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I would like to convert each element of a 2D array to a string, within an each But I cannot use do (specific requirement - this is homework). The array is called families, and is defined as follows:

#family.rb

class FamilyDetails

  attr_accessor :name, :sex, :status, :age
  def initialize (name, sex, type, role, age)
    @name = name
    @sex = sex
    @type = type
    @role = role
    @age = age
  end

end

# Below, an array is created called families; instances of the class are then instantiated within the array elements
families = []

families << FamilyDetails.new('Andrew','Male', 'Child', 'Son' , '27' )
families << FamilyDetails.new('Bill','Male', 'Parent', 'Father' , '63' )
families << FamilyDetails.new('Samantha','Female', 'Parent', 'Mother' , '62' )
families << FamilyDetails.new('Thomas','Male', 'Child', 'Dog' , '10' )
families << FamilyDetails.new('Samantha', 'Female', 'Child', 'Dog' , '4' )

I have attempted to use the join method as follows:

def arrayeachsearch(an_array)
  an_array.each
    output = an_array.join(" ")
  puts output
end

arrayeachsearch(families)

However this results in the following output:

#<FamilyDetails:0x00000002358110> #<FamilyDetails:0x000000027c7f48> #<FamilyDetails:0x000000027c7e58> #<FamilyDetails:0x000000027c7d68> #<FamilyDetails:0x000000027c7c78>

I am hoping for output like this (I have surrounded information from the array like this):

  • Family member 1 is Andrew who is Male, a Child; specifically, a Son aged 27
  • Family member 2 is Bill who is Male, a Parent; specifically, a Father aged 63
  • Family member 3 is Samantha who is Male, a Parent; specifically, a Mother aged 62
  • Family member 4 is Thomas who is Male, a Child; specifically, a Dog aged 10
  • Family member 5 is Samantha who is Female, a Child; specifically, a Dog aged 4

What is the best way to go about this? Forgive my lack of knowledge, and thanks for any help - appreciated.

share|improve this question
1  
is this homework or what? –  Ismael Abreu Sep 28 '13 at 17:28
1  
Who says you can't use do? A customer who has no clue how to program? Why do you have to use each? This smells like homework which should be disclosed if so. –  the Tin Man Sep 28 '13 at 17:47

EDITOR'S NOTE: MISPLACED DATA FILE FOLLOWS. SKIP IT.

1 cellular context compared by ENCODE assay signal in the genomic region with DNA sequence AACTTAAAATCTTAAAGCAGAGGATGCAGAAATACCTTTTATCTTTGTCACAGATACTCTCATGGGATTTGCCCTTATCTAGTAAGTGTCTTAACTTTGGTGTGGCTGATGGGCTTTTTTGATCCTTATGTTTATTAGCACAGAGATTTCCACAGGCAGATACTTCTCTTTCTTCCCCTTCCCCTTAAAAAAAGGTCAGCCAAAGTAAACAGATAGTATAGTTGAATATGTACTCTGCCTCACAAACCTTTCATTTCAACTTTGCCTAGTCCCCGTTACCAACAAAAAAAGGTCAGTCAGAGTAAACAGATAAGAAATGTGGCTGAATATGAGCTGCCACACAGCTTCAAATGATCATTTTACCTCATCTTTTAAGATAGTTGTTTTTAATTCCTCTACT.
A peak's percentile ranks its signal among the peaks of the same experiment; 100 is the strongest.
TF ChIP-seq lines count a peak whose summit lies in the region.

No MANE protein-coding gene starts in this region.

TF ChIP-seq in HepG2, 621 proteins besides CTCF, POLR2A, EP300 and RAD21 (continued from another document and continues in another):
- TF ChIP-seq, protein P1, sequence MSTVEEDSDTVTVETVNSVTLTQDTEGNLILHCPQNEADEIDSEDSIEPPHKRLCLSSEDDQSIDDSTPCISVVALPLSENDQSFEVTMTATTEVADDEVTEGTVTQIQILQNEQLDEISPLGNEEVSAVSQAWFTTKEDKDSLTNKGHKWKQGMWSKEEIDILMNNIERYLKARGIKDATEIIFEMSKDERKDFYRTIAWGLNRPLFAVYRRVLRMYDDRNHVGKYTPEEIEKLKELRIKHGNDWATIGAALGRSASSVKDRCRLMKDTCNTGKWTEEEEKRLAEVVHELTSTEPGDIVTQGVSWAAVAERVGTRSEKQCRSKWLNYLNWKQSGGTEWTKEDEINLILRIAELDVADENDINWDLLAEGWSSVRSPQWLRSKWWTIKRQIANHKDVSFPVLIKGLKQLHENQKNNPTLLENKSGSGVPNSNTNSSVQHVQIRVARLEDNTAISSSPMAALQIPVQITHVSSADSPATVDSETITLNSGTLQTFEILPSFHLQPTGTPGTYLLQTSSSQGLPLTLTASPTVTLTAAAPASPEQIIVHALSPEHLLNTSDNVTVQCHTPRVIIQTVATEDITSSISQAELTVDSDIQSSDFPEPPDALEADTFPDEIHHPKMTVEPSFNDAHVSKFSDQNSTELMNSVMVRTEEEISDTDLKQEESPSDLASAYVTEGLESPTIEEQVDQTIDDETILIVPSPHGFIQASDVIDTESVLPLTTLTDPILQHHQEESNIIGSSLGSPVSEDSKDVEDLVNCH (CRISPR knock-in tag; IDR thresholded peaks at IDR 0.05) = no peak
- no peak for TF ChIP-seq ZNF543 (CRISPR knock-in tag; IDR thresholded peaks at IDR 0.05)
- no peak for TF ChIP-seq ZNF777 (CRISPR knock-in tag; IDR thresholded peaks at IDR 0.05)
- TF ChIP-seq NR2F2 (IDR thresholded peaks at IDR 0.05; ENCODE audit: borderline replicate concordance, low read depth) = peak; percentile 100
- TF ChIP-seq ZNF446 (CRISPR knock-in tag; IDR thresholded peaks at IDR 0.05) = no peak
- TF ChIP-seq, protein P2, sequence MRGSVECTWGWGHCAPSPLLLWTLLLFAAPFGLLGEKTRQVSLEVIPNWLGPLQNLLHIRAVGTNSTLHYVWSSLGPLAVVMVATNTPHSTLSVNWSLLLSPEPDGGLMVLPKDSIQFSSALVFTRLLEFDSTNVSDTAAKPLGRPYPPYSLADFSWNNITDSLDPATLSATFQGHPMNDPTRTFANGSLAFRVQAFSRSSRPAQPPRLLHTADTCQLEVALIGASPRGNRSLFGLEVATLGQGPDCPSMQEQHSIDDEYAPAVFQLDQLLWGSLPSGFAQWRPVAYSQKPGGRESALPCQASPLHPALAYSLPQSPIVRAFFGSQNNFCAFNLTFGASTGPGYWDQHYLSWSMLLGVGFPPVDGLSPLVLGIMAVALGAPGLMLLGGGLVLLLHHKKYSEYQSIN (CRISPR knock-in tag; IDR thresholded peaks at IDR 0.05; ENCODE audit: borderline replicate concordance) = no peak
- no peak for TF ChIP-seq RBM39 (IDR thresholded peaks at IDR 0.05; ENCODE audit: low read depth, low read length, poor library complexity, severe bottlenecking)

Yes it is homework - I did not know this had to be disclosed (edited to disclose this fact!). –  Tom Sep 28 '13 at 17:54

3 Answers 3

up vote 2 down vote accepted

If you add :role and :type to attr_accessor you can use:

families.each.with_index(1) { |member, index|
  puts "Family member #{index} is #{member.name} who is #{member.sex}, a #{member.type}; specifically, a #{member.role} aged #{member.age}"
}
share|improve this answer
class FamilyDetails

  attr_accessor :name, :sex, :status, :age
  def initialize (i, name, sex, type, role, age)
    @i = i
    @name = name
    @sex = sex
    @type = type
    @role = role
    @age = age
  end

  def to_s
    "Family member #{@i} is #{name} who is #{sex}, a #{type}; specifically, a #{role} aged #{age}"
  end
end

Then you can simply do

puts families
share|improve this answer
    
Thanks - this works - except for the #{@i} bit (Had to accept Stefan as his was the first answer) –  Tom Sep 28 '13 at 17:53

It looks to me you have a one dimensional array, you can probably do something like

counter = 0
for member in families
  counter += 1
  puts "Family member %i is %s who is %s, a %s, a %s, age %i." %[counter, member.name, member.sex, member.type, member.role, member.age]
end
share|improve this answer
    
there is no method ++ in ruby –  Ismael Abreu Sep 28 '13 at 17:35
    
i guess your answer is in python?? –  Ismael Abreu Sep 28 '13 at 17:36
    
Thank you @IsmaelAbreu, edited –  aug2uag Sep 28 '13 at 17:36
    
it was more Ruby inspired pseudo! –  aug2uag Sep 28 '13 at 17:36
    
it's now all ruby :) –  Ismael Abreu Sep 28 '13 at 17:39

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